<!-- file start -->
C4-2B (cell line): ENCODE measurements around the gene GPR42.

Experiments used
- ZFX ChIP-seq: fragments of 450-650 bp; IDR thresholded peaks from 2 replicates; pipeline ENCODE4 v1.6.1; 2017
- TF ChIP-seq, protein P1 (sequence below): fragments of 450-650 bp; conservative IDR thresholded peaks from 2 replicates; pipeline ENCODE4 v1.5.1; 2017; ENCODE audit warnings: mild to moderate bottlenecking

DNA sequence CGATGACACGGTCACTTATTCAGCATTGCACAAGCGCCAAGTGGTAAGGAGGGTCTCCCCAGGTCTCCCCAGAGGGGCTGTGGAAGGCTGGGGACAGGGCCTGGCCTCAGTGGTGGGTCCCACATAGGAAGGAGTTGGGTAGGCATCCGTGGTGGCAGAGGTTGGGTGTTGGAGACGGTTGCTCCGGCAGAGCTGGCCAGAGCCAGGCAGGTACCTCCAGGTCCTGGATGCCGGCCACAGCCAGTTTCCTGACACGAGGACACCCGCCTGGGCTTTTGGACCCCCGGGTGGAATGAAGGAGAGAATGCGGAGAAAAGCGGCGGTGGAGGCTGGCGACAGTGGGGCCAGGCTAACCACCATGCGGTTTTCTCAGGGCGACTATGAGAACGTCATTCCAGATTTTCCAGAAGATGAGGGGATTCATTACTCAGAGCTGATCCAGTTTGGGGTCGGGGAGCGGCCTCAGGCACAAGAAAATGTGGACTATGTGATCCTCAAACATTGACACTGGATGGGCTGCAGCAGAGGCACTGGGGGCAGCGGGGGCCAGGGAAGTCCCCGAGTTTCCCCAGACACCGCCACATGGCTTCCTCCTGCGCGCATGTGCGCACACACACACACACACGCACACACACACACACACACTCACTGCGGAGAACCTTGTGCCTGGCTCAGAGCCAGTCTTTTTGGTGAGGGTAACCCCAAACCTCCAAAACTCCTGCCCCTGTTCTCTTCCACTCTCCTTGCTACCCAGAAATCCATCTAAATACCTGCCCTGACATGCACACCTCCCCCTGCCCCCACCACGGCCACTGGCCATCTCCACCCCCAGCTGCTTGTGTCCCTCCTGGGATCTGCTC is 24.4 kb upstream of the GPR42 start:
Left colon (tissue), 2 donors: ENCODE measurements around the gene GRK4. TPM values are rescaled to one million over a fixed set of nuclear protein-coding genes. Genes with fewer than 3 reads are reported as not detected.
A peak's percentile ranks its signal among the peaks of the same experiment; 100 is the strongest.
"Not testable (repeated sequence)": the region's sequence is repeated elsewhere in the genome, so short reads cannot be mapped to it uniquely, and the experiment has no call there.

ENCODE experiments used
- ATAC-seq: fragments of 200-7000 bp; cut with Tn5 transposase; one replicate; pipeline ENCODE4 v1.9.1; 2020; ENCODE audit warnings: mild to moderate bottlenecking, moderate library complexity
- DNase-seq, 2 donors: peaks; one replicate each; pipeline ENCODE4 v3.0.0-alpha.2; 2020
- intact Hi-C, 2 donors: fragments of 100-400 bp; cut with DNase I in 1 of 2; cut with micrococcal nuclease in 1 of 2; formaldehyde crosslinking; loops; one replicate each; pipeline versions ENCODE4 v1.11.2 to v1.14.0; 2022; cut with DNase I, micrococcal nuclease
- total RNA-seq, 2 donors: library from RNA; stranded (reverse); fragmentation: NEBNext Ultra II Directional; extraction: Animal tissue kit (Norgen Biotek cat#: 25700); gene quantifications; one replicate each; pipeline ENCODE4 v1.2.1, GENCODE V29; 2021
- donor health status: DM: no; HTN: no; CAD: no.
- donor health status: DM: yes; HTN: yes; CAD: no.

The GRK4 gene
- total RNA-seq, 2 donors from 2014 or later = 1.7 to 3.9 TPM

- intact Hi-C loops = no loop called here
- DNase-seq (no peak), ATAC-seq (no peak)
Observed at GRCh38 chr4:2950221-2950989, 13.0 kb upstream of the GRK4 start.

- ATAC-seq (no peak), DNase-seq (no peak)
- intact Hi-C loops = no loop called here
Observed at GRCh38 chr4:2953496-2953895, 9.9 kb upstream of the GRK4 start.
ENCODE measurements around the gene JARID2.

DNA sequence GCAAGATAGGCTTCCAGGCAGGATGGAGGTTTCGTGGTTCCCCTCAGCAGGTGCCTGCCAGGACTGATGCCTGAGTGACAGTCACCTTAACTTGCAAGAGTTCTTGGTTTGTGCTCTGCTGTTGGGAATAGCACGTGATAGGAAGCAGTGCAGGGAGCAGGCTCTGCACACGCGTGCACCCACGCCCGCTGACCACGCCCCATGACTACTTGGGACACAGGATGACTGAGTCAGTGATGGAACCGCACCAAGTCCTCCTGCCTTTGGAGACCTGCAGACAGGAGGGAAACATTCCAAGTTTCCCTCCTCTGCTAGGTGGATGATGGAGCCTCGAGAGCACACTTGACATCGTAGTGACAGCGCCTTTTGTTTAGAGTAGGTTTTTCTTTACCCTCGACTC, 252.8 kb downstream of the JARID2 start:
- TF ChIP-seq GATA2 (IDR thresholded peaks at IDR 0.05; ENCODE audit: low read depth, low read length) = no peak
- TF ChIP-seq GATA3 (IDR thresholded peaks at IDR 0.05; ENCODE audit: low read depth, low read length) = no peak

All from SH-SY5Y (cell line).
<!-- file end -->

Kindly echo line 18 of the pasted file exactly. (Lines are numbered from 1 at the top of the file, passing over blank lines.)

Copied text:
- intact Hi-C loops = no loop called here